Last Saturday was a busy but good day. I woke up early (for me) so I could eat an early lunch and get to the SM Town concert area at a decent time. The arena was over an hour and a half away (which I didn’t know when I agreed to do this) so I left my goshiwon around noon and got there around 1:30, which was later than I wanted. Thankfully, none of the goods had sold out yet. I think SM figured that since all the goods they were selling were super cheap to produce, they would just make a ton and still have a huge profit. So I stood in line, which moved much faster than I expected, and got the DBSK light-stick and towel that Jihye’s friend wanted. There were tons of EXO fangirls there. I tried to find some DBSK fans giving out fan-goods but I only saw SHINee, Henry, and many EXO fan-goods. I left pretty quickly, having achieved my mission, and took the train to Jamsil, where I was meeting Soojung at 4.
I got to Jamsil about an hour early so I walked over to the Gyobo bookstore. I looked at some Korean books teaching English to compare to how I was tutoring. My way was much better; some of those worksheets in the books totally sucked. Then I looked at some books about teaching foreigners Korean and those looked much better. I can’t really afford to buy anything I don’t need (or really want) right now, so I determined to buy one of those books if/when I get a job here in Korea. I really want to improve my Korean. Next, I moved on to the point of this visit, which was to find Korean novels translated into English. I can’t really say that in Korean but I went to the information desk and asked for “Korean books but the language is English” and the guy understood what I meant. They only had two Korean translated novels; Please Look After Mother and some book about life advice from a Buddhist monk. I’ve heard good things about Please Look After Mother so I bought that one and left for my meeting place with Soojung.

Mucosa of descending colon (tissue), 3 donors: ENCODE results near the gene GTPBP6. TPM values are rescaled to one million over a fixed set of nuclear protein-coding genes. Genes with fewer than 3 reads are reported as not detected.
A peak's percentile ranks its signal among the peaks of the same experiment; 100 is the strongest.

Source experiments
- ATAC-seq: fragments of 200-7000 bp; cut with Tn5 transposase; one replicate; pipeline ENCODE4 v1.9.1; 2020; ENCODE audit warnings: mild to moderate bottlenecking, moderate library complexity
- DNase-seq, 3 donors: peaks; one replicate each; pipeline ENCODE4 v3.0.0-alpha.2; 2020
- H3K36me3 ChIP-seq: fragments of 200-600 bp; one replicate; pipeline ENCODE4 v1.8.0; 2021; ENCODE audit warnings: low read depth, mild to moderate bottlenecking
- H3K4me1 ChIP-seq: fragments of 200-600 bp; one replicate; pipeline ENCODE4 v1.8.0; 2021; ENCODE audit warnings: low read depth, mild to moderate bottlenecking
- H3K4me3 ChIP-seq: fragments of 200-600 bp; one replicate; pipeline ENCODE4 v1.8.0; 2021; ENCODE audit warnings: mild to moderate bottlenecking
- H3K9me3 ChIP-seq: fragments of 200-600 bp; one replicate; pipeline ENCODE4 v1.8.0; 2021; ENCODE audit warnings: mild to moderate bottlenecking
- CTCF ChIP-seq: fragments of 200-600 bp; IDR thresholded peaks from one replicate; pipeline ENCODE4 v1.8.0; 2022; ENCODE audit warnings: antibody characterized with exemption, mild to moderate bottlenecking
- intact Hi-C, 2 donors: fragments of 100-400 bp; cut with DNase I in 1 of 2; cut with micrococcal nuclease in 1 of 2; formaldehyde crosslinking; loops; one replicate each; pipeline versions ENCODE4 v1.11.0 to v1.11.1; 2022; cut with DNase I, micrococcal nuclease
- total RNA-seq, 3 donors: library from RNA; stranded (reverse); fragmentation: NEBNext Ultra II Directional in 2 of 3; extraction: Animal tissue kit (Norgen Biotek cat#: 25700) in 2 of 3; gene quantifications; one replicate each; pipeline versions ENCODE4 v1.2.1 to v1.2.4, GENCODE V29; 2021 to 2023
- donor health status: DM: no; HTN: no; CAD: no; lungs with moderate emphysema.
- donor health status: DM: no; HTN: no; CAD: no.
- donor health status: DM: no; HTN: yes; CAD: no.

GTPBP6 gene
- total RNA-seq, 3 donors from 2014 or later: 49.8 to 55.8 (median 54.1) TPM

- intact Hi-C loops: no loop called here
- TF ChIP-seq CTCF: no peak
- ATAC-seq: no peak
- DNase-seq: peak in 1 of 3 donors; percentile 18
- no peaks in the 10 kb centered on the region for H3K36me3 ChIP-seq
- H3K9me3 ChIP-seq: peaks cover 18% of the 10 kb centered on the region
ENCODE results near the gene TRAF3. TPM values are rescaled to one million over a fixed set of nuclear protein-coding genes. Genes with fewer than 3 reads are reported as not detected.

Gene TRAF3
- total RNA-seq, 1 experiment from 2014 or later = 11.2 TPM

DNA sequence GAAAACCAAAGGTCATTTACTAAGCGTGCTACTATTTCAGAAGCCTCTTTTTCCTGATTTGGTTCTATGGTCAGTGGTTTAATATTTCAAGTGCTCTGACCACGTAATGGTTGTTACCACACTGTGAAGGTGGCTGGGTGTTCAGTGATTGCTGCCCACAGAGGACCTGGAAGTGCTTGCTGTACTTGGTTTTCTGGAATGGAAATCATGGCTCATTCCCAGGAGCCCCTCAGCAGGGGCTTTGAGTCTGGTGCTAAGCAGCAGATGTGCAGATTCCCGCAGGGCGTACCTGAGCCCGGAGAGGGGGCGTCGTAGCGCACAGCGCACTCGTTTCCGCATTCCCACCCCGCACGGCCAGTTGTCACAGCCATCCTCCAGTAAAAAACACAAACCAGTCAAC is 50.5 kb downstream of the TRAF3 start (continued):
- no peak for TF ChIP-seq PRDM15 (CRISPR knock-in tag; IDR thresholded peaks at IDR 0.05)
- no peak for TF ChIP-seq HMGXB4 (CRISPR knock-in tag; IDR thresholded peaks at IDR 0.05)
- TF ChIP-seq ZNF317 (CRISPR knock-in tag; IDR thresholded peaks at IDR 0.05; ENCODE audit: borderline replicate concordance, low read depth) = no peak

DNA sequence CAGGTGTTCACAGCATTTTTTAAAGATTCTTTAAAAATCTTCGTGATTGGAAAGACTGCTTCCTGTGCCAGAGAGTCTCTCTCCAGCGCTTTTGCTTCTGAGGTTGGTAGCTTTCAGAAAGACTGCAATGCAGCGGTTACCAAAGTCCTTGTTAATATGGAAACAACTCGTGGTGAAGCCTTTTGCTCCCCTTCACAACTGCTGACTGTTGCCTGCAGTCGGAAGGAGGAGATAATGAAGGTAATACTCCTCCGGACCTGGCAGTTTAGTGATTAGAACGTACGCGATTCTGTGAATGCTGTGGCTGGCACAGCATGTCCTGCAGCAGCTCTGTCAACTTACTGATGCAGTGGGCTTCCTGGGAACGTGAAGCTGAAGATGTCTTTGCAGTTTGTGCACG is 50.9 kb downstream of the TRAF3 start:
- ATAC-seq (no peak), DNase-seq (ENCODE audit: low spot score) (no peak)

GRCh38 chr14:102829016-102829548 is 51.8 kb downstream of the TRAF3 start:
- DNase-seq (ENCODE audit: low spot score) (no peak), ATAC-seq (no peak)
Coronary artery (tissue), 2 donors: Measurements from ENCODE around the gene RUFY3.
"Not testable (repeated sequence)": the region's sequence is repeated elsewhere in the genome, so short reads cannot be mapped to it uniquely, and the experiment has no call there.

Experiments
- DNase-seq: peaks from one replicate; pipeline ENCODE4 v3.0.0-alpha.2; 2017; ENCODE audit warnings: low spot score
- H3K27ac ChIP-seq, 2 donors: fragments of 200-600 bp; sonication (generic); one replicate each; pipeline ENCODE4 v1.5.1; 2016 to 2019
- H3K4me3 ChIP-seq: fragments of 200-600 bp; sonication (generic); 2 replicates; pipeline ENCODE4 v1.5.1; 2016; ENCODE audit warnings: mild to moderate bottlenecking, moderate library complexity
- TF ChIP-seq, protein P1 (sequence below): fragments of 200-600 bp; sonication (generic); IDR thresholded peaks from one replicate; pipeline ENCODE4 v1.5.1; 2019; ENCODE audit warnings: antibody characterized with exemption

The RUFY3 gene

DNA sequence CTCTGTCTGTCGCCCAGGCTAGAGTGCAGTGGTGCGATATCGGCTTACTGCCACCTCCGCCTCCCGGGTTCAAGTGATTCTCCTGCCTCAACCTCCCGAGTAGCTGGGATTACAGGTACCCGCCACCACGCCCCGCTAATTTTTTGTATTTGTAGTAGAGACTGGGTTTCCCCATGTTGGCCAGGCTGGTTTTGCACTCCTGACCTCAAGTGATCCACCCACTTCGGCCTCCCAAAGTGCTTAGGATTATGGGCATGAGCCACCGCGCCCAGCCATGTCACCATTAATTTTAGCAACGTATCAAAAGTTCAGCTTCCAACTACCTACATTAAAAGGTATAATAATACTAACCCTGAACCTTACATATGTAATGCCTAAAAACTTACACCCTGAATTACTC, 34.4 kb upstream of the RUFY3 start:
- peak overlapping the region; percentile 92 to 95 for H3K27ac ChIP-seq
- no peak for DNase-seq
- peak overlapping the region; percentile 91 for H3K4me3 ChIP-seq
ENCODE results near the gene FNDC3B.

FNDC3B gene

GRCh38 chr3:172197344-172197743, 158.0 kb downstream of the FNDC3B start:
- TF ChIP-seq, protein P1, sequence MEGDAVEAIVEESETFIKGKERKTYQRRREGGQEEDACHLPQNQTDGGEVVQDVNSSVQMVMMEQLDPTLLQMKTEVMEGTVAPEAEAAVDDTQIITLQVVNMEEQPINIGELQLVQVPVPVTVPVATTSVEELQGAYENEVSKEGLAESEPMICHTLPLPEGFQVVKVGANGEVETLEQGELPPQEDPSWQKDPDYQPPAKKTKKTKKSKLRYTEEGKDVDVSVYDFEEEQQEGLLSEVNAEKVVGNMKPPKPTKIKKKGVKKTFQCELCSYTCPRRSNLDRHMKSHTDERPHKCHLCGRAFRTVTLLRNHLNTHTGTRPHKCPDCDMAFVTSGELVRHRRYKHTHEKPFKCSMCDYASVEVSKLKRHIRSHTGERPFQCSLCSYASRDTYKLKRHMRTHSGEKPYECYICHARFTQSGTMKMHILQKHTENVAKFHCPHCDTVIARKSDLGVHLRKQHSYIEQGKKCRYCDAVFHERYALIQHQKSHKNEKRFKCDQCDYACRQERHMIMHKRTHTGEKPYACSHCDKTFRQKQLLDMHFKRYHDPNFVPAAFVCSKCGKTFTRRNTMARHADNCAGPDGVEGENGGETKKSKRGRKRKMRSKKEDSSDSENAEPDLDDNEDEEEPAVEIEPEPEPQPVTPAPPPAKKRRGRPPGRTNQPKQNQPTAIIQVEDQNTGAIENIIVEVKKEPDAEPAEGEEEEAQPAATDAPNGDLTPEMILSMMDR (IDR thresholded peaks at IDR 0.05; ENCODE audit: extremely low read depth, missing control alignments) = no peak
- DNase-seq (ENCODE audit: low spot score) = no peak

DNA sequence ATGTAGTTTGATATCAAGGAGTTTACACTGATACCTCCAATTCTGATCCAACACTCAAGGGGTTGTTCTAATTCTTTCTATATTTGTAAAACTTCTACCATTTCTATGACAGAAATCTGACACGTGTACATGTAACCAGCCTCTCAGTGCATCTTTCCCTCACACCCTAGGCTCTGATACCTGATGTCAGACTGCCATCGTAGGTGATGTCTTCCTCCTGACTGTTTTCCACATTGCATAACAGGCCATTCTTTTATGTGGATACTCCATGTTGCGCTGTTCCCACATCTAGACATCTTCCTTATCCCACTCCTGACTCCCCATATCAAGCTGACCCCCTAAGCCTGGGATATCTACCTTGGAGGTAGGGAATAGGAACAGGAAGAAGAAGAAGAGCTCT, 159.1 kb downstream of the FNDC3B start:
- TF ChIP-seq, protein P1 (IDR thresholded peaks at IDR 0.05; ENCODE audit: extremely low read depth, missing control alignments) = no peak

Soojung and I met up a little late because she was waiting inside the station and I was outside but we figured it out eventually. After finding each other, we went through Lotte World to try and find the TeamLab interactive digital art exhibit. It took some searching but we finally found the darn thing. Admission was 16,000 won and they gave us each a pack of crayons. The first room we walked into was all flowers and butterflies. It was very pretty and you could scatter the flower petals or kill the butterflies if you really wanted to. The reaction time between your touch and the screen responding was a bit slow but it was still cool. The next room had an ocean scene showing on the wall. Visitors could color one of six water animals and, once you were done, the drawing would be scanned into the computer and the animal would show up on the display. This kind of activity was repeated twice more in the exhibit, with a jungle display of frogs, lizards, and flowers, and a city with buildings and cars. There was also a display with floating symbols that, if you touched them, would grow a plant or animal. That one was very interesting and was hard to walk away from. There were other displays, like a table with colored blocks which could make a city and fairways depending on how you arranged the blocks, and a digital hopscotch board that you got to create. It was all very cool.